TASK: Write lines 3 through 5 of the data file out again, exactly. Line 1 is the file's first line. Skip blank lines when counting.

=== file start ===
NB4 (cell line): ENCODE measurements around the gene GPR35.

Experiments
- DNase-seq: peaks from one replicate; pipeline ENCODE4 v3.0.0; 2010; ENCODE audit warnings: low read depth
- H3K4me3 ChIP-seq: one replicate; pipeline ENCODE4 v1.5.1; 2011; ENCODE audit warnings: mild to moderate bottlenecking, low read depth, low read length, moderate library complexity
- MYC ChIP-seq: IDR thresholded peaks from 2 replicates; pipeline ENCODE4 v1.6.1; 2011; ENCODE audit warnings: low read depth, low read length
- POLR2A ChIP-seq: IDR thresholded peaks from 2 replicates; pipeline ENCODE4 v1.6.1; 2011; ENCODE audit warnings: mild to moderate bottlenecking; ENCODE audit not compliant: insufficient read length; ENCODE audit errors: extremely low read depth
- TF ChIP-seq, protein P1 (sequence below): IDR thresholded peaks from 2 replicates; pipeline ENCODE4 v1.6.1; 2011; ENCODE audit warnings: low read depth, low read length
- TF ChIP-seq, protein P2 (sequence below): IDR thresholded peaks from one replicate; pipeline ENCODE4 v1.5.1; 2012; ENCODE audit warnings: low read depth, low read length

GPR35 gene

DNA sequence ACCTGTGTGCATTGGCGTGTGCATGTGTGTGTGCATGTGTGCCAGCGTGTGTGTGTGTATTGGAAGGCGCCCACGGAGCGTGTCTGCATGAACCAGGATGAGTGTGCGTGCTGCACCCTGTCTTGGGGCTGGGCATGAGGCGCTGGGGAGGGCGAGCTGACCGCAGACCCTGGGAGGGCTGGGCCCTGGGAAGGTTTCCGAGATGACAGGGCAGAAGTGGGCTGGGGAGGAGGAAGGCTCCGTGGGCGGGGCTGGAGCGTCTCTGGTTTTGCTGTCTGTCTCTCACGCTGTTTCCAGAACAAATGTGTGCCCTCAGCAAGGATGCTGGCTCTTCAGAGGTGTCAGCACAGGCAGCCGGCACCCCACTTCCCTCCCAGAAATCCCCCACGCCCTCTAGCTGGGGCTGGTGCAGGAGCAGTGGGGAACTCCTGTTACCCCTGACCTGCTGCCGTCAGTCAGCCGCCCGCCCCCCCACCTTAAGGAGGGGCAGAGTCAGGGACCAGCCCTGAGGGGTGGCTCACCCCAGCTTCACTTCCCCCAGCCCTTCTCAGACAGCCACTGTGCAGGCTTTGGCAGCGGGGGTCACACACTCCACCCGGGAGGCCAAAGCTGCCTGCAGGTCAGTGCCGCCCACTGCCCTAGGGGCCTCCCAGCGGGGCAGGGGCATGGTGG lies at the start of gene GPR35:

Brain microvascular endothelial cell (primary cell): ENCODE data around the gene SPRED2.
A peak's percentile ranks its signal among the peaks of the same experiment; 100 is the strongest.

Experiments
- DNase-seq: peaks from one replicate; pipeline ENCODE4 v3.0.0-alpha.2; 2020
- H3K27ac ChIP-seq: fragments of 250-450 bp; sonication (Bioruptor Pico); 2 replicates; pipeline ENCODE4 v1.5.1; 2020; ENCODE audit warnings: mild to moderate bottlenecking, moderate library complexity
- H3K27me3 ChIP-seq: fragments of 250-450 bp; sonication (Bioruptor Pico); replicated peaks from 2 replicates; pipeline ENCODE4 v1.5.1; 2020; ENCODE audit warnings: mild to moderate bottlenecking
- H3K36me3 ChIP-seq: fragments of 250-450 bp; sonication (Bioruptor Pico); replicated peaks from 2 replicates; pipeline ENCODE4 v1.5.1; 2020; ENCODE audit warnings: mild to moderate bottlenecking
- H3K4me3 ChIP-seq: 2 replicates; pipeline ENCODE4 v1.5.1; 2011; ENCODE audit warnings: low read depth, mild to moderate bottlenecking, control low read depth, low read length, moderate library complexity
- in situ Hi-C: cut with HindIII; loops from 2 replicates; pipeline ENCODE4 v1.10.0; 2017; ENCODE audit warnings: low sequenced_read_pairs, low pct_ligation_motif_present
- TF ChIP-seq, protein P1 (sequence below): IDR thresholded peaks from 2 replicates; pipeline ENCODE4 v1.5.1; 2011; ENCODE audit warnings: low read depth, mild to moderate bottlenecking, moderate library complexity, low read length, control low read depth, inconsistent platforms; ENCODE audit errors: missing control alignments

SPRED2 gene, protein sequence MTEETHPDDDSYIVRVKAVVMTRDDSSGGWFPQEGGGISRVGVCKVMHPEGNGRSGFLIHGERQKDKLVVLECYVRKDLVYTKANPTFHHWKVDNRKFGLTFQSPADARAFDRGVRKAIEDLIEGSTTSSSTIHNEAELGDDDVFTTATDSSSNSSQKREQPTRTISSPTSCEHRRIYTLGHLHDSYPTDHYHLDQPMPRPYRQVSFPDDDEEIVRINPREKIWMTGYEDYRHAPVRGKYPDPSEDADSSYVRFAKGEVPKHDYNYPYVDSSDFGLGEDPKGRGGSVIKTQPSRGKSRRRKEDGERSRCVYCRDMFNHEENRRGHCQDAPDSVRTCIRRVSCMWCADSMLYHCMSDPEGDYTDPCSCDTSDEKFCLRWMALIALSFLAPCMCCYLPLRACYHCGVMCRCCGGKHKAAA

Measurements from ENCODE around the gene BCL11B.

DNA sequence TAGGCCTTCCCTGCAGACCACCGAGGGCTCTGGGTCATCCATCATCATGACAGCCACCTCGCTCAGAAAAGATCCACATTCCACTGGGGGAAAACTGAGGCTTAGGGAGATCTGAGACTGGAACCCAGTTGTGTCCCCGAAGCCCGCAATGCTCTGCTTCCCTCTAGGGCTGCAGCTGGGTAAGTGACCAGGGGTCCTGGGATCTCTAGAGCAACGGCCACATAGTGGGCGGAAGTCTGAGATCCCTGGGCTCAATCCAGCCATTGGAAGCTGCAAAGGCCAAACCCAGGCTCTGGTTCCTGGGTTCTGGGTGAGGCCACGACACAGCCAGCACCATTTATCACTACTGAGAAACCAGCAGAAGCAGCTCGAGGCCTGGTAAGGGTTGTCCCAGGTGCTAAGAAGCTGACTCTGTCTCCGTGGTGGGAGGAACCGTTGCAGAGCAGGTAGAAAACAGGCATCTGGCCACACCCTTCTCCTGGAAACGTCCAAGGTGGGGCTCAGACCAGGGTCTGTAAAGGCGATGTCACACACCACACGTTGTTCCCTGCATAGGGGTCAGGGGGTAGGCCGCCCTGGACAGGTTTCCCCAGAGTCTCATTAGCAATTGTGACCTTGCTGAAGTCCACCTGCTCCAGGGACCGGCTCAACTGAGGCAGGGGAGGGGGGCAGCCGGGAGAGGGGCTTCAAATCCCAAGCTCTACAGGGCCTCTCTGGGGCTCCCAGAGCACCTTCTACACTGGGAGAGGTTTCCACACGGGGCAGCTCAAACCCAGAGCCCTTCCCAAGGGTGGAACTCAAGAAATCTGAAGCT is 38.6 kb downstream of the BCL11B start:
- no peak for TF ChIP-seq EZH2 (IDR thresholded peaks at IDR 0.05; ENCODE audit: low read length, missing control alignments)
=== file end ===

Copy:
- DNase-seq: peaks from one replicate; pipeline ENCODE4 v3.0.0; 2010; ENCODE audit warnings: low read depth
- H3K4me3 ChIP-seq: one replicate; pipeline ENCODE4 v1.5.1; 2011; ENCODE audit warnings: mild to moderate bottlenecking, low read depth, low read length, moderate library complexity
- MYC ChIP-seq: IDR thresholded peaks from 2 replicates; pipeline ENCODE4 v1.6.1; 2011; ENCODE audit warnings: low read depth, low read length